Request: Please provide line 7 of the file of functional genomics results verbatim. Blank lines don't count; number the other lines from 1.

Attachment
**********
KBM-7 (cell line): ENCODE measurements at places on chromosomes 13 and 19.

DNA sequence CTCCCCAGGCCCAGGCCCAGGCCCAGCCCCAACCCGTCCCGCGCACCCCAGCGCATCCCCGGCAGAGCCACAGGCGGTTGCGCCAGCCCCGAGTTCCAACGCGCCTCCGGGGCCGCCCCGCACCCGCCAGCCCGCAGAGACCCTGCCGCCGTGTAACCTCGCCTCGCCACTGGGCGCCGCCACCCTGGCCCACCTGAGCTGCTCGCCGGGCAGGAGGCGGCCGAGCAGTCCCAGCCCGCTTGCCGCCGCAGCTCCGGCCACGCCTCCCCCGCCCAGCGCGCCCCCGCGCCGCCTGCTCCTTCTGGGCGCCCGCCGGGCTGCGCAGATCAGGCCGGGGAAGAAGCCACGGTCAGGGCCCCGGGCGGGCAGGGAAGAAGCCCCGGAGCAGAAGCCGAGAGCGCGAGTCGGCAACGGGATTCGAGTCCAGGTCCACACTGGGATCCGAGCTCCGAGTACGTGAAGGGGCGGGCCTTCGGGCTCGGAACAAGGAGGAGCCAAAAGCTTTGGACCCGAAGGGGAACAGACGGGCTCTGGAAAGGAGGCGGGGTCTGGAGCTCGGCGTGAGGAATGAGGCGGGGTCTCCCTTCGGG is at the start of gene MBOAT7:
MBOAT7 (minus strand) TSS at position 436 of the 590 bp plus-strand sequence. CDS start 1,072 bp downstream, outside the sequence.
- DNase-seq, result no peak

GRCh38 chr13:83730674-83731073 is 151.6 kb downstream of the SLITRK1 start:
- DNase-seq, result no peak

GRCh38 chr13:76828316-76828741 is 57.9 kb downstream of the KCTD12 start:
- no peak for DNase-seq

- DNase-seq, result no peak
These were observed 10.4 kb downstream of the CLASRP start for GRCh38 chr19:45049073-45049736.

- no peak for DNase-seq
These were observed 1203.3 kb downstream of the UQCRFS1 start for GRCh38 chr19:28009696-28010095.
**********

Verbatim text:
GRCh38 chr13:76828316-76828741 is 57.9 kb downstream of the KCTD12 start: